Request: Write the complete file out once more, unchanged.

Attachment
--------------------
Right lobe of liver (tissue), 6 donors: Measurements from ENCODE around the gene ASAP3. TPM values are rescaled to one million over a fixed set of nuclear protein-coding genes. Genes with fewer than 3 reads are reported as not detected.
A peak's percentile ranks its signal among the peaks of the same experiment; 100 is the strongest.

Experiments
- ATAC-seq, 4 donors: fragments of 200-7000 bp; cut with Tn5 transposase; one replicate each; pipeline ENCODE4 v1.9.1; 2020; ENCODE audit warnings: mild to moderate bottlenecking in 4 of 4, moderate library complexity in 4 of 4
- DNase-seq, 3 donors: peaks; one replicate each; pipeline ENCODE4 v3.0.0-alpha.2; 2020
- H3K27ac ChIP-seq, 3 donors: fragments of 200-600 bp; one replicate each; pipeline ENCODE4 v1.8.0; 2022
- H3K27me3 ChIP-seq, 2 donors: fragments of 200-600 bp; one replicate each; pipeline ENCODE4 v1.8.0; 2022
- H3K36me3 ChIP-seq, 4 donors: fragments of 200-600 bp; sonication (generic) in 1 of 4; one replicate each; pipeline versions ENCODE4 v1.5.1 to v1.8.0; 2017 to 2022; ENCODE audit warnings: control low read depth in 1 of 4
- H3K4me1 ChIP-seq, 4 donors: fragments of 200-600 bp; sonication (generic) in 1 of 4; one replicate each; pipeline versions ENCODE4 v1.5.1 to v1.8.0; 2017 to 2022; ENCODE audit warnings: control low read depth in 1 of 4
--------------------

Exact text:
Right lobe of liver (tissue), 6 donors: Measurements from ENCODE around the gene ASAP3. TPM values are rescaled to one million over a fixed set of nuclear protein-coding genes. Genes with fewer than 3 reads are reported as not detected.
A peak's percentile ranks its signal among the peaks of the same experiment; 100 is the strongest.

Experiments
- ATAC-seq, 4 donors: fragments of 200-7000 bp; cut with Tn5 transposase; one replicate each; pipeline ENCODE4 v1.9.1; 2020; ENCODE audit warnings: mild to moderate bottlenecking in 4 of 4, moderate library complexity in 4 of 4
- DNase-seq, 3 donors: peaks; one replicate each; pipeline ENCODE4 v3.0.0-alpha.2; 2020
- H3K27ac ChIP-seq, 3 donors: fragments of 200-600 bp; one replicate each; pipeline ENCODE4 v1.8.0; 2022
- H3K27me3 ChIP-seq, 2 donors: fragments of 200-600 bp; one replicate each; pipeline ENCODE4 v1.8.0; 2022
- H3K36me3 ChIP-seq, 4 donors: fragments of 200-600 bp; sonication (generic) in 1 of 4; one replicate each; pipeline versions ENCODE4 v1.5.1 to v1.8.0; 2017 to 2022; ENCODE audit warnings: control low read depth in 1 of 4
- H3K4me1 ChIP-seq, 4 donors: fragments of 200-600 bp; sonication (generic) in 1 of 4; one replicate each; pipeline versions ENCODE4 v1.5.1 to v1.8.0; 2017 to 2022; ENCODE audit warnings: control low read depth in 1 of 4